By: Todd Shriber, The ETF Professor
Downtrodden, terrible and tumultuous are all adjectives that are applicable to the performances turned in by various India ETFs this year.
Slowing economic growth, a plunging rupee, widening account deficit and a government viewed by outsiders as incapable of handling the woes facing Asia's third-largest economy are among the reasons India ETFs have been dismal performers this year.
Desperate to jolt the once vibrant economy, India's government approved a spate of infrastructure projects worth 1.83 trillion rupees. Highlighting just how weak the rupee is against the dollar, that works out to be about $28.5 billion.
Still, news of India's infrastructure largess could be of some benefit to the EGShares India Infrastructure ETF (INXX). INXX has not been immune to the shocks suffered by other India ETFs this year. Year-to-date, INXX is down 38.3 percent. The fund has not traded above its 200-day moving average since May, confirming its status as an ETF locked in a bear market.
News of the infrastructure plans did little to help the rupee, which traded around 65.715 at this writing at 3:30AM Eastern time Tuesday. Emerging markets investors long seduced by the promise and potentially positive impact of infrastructure spending know that it takes time for these projects to get started, let alone bear fruit, so an immediate pop for INXX may not be in the cards.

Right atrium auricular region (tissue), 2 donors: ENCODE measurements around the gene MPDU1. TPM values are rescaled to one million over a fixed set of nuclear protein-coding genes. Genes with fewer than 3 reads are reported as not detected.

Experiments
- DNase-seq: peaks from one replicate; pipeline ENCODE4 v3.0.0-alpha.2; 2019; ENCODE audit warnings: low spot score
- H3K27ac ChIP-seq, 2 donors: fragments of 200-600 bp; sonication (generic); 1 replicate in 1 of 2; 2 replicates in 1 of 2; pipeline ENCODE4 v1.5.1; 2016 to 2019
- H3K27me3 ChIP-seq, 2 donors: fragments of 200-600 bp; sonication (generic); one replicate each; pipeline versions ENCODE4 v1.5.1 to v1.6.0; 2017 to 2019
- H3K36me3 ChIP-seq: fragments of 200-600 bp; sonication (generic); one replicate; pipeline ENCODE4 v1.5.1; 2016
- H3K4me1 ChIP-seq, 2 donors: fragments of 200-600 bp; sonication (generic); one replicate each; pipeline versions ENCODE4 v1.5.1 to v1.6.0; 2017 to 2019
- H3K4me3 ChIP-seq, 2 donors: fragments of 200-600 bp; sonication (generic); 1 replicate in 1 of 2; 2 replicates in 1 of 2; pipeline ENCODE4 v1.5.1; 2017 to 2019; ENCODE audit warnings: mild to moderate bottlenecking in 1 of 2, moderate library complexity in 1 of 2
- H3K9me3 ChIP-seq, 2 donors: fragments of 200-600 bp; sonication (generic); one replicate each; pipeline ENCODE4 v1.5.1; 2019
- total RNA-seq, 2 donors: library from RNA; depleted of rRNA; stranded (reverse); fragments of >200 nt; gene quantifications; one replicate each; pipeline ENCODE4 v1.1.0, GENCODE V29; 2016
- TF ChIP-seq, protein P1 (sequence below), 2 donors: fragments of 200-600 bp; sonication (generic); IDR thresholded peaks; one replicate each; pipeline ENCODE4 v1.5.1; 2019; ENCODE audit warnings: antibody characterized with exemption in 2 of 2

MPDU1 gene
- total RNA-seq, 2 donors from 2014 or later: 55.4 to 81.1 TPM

In theory, INXX should benefit from increased Indian infrastructure spending if for no other reason than that the country's decrepit infrastructure, particularly when compared to China, has long been viewed as a significant obstacle for the Indian economy. INXX devotes nearly 61 percent of its combined weight to industrial and utilities stocks, which should be beneficiaries of increased infrastructure spending.
It is, however, worth remembering that developing world infrastructure announcements often have mixed results for ETFs. Last year, Brazil ETFs got a short-term pop when that country announced a $66 billion infrastructure program. Same goes for ETFs for Thailand when that country unveiled a plan of similar size earlier this year.
Brazil and Thailand ETFs have proceeded to plunge. That and the fact that India's infrastructure plan is not even half as big as the Brazil and Thailand plans could put a lid on near-term upside for INXX.
At least investors will not pay up for a stake in INXX. As is the case with so many emerging markets ETFs these days, the fund is cheap on a valuation basis. The 10-year average P/E ratio for the MSCI India Index is 18, according to WisdomTree data. The P/E on INXX's underlying index is 15.92 with a price-to-book ratio of 1.18.